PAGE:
We're more accountable too because we can all see each other. (Teacher C)Teachers in such spaces are recognising the theoretical perspective and altering practice to fit. The open plan settings necessitate that use of the space is deliberate. This, combined with joint delivery, establishes a strong compulsion to be team oriented.
Now there's the constant questioning and how can we change what we're doing to meet the needs of the kids. This has fostered the teamwork. It's not just about photocopy costs. Now it is about learning. That in itself fosters team work. If the focus is on the learning and on the kids then everyone is coming from the same viewpoint. ...You've got this group of people together who have a common goal, a shared goal in terms of helping these kids learn. A shared goal makes a good team. (Teacher D)
Teachers are more accountable. They must be more accountable. We're talking about the way we operate every day. You can't just sit in your comfort zone and think ‘I won't plan this lesson'. (Teacher D)The open plan settings have a significant impact on authority. This can be seen in reflections on both the practical management of students and an attitude toward authority more generally. Comparisons between the traditional spaces and the open plan reveal a benefit to teachers directly:
You can kind of keep an eye on them a lot more spread out. When you were in a box as soon as they left that box you had no idea where they were. It allows us a lot more freedom. (Teacher C)Further benefits to student management can be seen in reflections of a practical nature: "There is usually more than one set of eyes on them... it changes their behaviour in a positive way". (Teacher A)
The open plan space is described as having a "community feel" (Teacher C) where teachers are more familiar with students: "I get to know my kids so much more" (Teacher B). The benefits of this situation are described by Teacher A:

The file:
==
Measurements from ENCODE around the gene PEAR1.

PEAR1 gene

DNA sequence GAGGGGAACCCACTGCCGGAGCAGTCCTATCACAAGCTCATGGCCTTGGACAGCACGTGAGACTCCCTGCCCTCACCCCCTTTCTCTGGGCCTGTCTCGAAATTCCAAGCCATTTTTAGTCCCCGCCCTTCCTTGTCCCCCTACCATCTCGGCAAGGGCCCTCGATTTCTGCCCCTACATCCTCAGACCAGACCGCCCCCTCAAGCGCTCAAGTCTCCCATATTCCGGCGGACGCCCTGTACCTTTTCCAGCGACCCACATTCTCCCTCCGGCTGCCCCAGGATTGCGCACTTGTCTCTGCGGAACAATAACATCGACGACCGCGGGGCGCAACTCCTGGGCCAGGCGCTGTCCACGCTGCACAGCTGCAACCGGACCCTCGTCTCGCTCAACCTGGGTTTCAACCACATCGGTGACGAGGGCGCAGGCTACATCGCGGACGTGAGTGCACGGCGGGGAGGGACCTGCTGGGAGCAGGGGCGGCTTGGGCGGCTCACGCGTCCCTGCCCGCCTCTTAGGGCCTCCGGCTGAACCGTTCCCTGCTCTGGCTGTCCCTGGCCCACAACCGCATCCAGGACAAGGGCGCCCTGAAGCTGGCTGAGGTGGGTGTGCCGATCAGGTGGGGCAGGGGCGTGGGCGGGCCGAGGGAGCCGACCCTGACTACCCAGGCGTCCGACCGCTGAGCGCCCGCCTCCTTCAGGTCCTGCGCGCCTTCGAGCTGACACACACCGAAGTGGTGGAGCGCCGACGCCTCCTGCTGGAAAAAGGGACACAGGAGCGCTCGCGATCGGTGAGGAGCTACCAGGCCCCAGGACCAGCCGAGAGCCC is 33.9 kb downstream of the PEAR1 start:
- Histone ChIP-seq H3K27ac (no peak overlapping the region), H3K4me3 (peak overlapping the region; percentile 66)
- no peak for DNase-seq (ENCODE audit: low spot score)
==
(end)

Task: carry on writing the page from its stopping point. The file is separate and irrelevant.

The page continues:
I see the gains of an open learning space – I think a classroom is much more than four walls in terms of student learning and outcomes – ...it enables teachers to have that informal contact with students even though you don't teach them or you don't teach them regularly. You are walking past them communicating. It builds relationships between teachers and students. I believe it changes the behaviour of students: they are becoming more responsible for their actions.
Interactions and authority
The realignment of authority is evident in the frequency of negotiations between teachers. Here there appears to be much that can be directly attributed to the open plan spaces. Teachers reported a higher level of ownership over the open space. It is described as "everybody's". This uncoupling from traditional conceptions of single, personal spaces is reinforced by the community's decision to operate without designated class spaces: teachers negotiate space use on a regular basis. The consequence of this is increased negotiations.
We don't even have names on our rooms. We just negotiate. ...We do it on an informal basis, it seems to work perfectly. The informal negotiations happen a fair bit. And you've got a small enough number of people that it works. (Teacher C)The frequency of interactions and the de-emphasis of hierarchy create a situation where immediate resolution is necessary and preferable. In turn, the immediate resolution of critical moments amplifies the changing nature of hierarchy. The case study revealed that while an ideal situation would involve negotiation of a space or resource prior to implementation, it is often the case that the negotiations are conducted "live" or as the situation is unfolding. In the instance of an improvised English class combination the Science teacher responded by moving his class. There was no option but to resolve the situation as the lesson was commencing.